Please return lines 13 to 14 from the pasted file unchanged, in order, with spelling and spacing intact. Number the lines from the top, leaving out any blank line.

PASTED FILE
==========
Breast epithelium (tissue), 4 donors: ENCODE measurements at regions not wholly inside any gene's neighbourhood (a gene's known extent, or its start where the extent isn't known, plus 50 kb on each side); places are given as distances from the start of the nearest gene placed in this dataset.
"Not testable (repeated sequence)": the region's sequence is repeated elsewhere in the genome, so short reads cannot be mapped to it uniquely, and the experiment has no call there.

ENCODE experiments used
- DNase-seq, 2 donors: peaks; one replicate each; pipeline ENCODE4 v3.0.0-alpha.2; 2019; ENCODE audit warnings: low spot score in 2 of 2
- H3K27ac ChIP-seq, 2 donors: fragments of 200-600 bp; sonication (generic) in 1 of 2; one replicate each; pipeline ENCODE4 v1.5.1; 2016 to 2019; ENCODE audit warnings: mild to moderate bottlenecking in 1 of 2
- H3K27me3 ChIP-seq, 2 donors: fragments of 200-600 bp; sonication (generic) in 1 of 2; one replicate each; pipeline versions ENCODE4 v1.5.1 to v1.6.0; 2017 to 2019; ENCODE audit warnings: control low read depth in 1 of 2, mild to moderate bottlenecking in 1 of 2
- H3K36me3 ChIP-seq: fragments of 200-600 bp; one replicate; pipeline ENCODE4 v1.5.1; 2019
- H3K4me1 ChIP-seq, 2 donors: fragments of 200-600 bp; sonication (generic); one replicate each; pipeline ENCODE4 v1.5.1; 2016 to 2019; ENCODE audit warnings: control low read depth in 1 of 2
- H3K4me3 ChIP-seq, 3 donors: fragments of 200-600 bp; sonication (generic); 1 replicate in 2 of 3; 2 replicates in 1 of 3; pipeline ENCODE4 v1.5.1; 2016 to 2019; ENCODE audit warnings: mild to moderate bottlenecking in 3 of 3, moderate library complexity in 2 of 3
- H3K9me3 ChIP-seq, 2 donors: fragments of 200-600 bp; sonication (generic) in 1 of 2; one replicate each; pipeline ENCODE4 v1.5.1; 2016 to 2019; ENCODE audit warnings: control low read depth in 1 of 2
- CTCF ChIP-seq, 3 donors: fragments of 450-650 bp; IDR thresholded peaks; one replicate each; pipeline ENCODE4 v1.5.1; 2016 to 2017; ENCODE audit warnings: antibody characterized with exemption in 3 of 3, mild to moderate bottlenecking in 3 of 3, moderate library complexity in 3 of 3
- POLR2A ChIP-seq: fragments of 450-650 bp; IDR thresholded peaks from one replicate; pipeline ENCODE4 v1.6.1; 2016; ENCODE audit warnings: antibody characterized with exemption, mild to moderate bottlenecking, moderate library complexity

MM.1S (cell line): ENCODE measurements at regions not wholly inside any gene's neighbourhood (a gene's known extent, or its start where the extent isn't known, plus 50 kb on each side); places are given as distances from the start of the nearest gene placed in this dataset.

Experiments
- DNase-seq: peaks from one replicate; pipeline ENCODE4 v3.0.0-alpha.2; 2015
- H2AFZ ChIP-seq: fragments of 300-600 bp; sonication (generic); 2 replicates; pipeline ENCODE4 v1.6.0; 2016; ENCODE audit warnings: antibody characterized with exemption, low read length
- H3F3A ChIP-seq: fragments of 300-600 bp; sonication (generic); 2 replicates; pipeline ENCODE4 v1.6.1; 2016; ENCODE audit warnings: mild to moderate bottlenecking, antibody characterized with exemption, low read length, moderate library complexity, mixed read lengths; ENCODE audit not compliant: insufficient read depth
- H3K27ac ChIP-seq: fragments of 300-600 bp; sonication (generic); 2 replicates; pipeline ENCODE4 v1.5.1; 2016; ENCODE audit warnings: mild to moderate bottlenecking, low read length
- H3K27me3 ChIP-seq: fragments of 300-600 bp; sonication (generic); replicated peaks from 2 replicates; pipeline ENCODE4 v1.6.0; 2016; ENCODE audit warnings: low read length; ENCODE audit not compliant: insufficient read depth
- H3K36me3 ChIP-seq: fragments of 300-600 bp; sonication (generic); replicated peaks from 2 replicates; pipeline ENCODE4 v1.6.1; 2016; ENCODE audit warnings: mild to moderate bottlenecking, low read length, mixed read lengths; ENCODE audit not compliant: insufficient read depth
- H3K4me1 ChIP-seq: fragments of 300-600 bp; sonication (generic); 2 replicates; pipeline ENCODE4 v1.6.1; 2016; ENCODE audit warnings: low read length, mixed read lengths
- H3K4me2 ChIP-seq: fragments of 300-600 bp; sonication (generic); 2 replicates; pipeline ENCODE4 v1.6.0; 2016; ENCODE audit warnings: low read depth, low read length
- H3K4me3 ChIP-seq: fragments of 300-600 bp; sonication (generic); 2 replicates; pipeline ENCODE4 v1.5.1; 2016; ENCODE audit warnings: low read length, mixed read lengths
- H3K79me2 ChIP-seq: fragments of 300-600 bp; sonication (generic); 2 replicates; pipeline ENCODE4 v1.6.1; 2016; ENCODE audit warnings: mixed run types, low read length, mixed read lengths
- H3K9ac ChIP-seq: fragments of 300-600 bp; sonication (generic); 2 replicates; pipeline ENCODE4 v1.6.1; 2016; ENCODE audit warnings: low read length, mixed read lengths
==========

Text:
MM.1S (cell line): ENCODE measurements at regions not wholly inside any gene's neighbourhood (a gene's known extent, or its start where the extent isn't known, plus 50 kb on each side); places are given as distances from the start of the nearest gene placed in this dataset.

Experiments